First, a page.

WEDNESDAY, Sept. 14, 2011 (HealthDay News) -- Patients infected with hepatitis C virus who have an early favorable response to a new three-drug regimen can be cured of the disease in half the normal time, a new study says.
In the multinational study, researchers showed that tailoring patients' treatment regimen to their response to the drugs, which is known as response-guided therapy, enabled many patients to cut treatment time in half and still achieve the same cure rates.
The paper was published Sept. 15 in the New England Journal of Medicine.
"Patients treated with this regimen who clear virus from their blood by 4 weeks of therapy and who remain virus negative after 12 weeks of therapy can shorten total treatment time from 48 to 24 weeks and have an excellent chance of hepatitis C virus cure," said the study's lead author, Dr. Kenneth E. Sherman, Gould Professor of Medicine and director of the digestive diseases division at the University of Cincinnati College of Medicine in Ohio.
The regimen combines peginterferon and ribavirin, two drugs that have been the standard of care for hepatitis C for more than a decade, with a recently approved hepatitis C medication called telaprevir, which is in a class of medications known as protease inhibitors. Telaprevir and another protease inhibitor called boceprevir were approved by the U.S. Food and Drug Administration in May. The drugs work by blocking an enzyme that the hepatitis C virus needs in order to replicate itself.
For the study, Sherman and his colleagues studied 540 men and women with hepatitis C who hadn't previously been treated for the disease. All of the patients started therapy by receiving the three-drug regimen for 12 weeks, followed by just the peginterferon-ribavirin combination.
After 20 weeks, 322 patients who had an extended rapid virologic response (meaning they had undetectable levels of the virus by four weeks and remained virus-free after 12 weeks) were then randomly assigned to receive peginterferon-ribavirin for either four more weeks or 28 more weeks. At the end of the treatment period, 92 percent of the patients in the 24-week group had a sustained virologic response, meaning the virus remained cleared from their systems, compared with 88 percent of patients in the 48-week group.
Sherman said the patients who received a shorter course of treatment had lower rates of side effects and were less likely to stop treatment than those treated for 48 weeks. "In practice, this would be associated with lower treatment costs and better tolerability compared to use of 48-week treatment regimens," he said.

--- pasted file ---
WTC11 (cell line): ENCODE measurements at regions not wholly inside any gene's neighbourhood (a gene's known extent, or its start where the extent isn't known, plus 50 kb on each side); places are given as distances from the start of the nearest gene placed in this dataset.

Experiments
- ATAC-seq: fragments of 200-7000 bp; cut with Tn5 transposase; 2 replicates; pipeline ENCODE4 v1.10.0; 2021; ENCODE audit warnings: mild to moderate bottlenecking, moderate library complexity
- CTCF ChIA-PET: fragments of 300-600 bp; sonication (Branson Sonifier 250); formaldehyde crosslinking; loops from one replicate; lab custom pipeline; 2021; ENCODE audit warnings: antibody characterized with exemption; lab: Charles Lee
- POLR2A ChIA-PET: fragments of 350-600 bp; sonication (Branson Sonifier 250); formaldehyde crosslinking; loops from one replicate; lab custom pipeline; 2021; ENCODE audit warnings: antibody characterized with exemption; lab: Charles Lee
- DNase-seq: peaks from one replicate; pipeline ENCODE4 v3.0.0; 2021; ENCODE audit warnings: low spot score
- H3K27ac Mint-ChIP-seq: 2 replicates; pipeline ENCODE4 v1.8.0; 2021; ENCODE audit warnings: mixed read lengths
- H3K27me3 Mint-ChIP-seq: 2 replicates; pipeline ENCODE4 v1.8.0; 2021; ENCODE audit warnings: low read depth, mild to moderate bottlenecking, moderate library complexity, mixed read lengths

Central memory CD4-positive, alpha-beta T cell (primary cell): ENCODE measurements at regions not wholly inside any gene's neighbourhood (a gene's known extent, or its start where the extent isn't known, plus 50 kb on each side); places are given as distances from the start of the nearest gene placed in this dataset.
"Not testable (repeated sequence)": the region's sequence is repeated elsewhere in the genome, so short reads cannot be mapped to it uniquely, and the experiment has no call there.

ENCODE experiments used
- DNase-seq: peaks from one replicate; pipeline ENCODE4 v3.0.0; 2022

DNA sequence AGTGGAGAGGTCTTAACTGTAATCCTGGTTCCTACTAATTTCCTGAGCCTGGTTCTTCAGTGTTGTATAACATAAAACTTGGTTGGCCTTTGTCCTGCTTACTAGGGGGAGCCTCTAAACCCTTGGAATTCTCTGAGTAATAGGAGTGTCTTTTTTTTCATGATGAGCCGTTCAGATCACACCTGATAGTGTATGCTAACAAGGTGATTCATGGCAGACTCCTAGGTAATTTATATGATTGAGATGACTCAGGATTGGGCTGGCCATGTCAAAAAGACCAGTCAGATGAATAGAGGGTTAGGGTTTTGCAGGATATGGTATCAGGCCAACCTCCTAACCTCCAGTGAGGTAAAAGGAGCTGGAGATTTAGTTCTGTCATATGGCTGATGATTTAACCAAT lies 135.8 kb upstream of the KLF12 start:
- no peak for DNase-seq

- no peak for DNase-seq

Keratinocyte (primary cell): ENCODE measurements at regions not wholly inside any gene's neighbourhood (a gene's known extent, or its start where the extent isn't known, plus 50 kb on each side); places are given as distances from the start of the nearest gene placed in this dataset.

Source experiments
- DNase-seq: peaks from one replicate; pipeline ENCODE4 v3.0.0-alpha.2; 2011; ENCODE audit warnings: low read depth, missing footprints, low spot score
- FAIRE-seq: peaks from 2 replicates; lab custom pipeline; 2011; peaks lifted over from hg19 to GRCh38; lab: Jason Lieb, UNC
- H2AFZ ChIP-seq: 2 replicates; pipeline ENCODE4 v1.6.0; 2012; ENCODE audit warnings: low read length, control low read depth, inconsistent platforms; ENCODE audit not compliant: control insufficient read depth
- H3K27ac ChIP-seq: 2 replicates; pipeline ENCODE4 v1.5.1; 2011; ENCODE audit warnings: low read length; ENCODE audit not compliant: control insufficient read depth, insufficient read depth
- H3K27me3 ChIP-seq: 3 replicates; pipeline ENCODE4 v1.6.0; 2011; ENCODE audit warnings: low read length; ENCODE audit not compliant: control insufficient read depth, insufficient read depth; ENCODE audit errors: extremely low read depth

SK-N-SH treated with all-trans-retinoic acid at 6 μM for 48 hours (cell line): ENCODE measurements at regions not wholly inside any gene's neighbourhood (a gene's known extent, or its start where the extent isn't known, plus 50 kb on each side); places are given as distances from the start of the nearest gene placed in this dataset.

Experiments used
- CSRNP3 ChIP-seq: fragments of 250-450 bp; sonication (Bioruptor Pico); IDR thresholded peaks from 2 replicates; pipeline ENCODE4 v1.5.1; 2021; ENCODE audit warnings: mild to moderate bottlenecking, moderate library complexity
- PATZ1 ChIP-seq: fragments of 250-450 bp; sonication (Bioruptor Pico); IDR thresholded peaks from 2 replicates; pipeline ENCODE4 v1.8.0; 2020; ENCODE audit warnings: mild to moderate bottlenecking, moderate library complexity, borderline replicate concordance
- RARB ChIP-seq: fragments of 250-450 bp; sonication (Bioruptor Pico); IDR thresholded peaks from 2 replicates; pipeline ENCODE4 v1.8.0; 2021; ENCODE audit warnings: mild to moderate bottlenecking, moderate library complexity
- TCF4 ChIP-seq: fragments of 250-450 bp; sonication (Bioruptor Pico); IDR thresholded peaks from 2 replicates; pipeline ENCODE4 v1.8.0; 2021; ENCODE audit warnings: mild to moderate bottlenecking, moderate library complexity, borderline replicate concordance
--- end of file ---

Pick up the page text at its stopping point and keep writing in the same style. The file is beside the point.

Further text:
Another hepatitis specialist who was not involved in the study praised the findings.
"The standard medications for this disease have quite bothersome side effects, including flu-like symptoms, depression and hair loss, so if we're able to shorten the treatment duration by six months, that's worth quite a bit," said Dr. Nancy S. Reau, associate professor of medicine at the University of Chicago Medical Center.
Nearly 4 million Americans live with this difficult-to-manage disease, which can lead to liver cancer and is the number one cause of liver transplants in the United States. However, only about 25 percent of people are aware of their diagnosis because the virus can lurk in the body for years before patients begin to feel symptoms.
Many people become infected with the hepatitis C virus by sharing needles or other equipment to inject drugs. Sex with an infected person can also spread hepatitis C, and some patients contracted the virus through blood transfusions decades ago, before donor screening began in 1990.
Some patients responded so quickly to the regimen that they may have been able to shorten treatment time to fewer than 24 weeks, Sherman noted. "However, this was not investigated in this study, and would require other similarly designed studies to determine if this is true," he said.
The study was funded by two companies: Vertex Pharmaceuticals Inc., which markets telaprevir in North America under the brand name Incivek; and Tibotec, which markets the drug in Europe, Latin America and other parts of the world under the brand name Incivo.
To learn more about hepatitis C, visit the U.S. Centers for Disease Control and Prevention.
SOURCES: Kenneth E. Sherman, M.D., Ph.D., Gould Professor of Medicine, director, division of digestive diseases, University of Cincinnati College of Medicine, Cincinnati, Ohio; Nancy S. Reau, M.D., associate professor of medicine, University of Chicago Medical Center, Chicago; Sept. 15, 2011, New England Journal of Medicine
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